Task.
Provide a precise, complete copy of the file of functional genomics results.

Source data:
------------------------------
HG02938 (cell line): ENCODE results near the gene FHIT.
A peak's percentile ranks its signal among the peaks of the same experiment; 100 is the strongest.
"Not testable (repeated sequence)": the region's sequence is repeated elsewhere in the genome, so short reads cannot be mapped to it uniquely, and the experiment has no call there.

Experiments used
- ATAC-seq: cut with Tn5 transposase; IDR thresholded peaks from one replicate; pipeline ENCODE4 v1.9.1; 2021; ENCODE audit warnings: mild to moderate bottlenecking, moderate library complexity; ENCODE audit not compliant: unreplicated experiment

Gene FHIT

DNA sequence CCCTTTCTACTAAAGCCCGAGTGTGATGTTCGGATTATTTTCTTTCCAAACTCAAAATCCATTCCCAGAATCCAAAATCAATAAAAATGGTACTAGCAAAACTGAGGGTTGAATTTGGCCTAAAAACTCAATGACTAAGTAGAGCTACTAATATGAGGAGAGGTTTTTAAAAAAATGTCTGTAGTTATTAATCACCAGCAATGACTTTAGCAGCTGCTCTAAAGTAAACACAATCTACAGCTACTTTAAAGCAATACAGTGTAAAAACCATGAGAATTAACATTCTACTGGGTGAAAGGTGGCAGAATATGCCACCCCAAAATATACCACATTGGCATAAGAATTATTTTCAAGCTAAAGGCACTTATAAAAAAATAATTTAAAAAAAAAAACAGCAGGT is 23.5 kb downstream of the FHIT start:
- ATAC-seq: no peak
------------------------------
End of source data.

HG02938 (cell line): ENCODE results near the gene FHIT.
A peak's percentile ranks its signal among the peaks of the same experiment; 100 is the strongest.
"Not testable (repeated sequence)": the region's sequence is repeated elsewhere in the genome, so short reads cannot be mapped to it uniquely, and the experiment has no call there.

Experiments used
- ATAC-seq: cut with Tn5 transposase; IDR thresholded peaks from one replicate; pipeline ENCODE4 v1.9.1; 2021; ENCODE audit warnings: mild to moderate bottlenecking, moderate library complexity; ENCODE audit not compliant: unreplicated experiment

Gene FHIT

DNA sequence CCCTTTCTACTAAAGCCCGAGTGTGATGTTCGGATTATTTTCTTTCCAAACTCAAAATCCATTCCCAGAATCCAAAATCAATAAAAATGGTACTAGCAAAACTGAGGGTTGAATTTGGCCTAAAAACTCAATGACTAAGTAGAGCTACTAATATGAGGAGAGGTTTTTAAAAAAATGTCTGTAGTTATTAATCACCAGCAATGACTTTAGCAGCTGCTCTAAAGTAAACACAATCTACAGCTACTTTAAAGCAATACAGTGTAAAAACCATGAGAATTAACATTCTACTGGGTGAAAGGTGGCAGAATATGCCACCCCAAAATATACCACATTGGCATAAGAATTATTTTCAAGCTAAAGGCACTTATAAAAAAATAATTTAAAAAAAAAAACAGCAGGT is 23.5 kb downstream of the FHIT start:
- ATAC-seq: no peak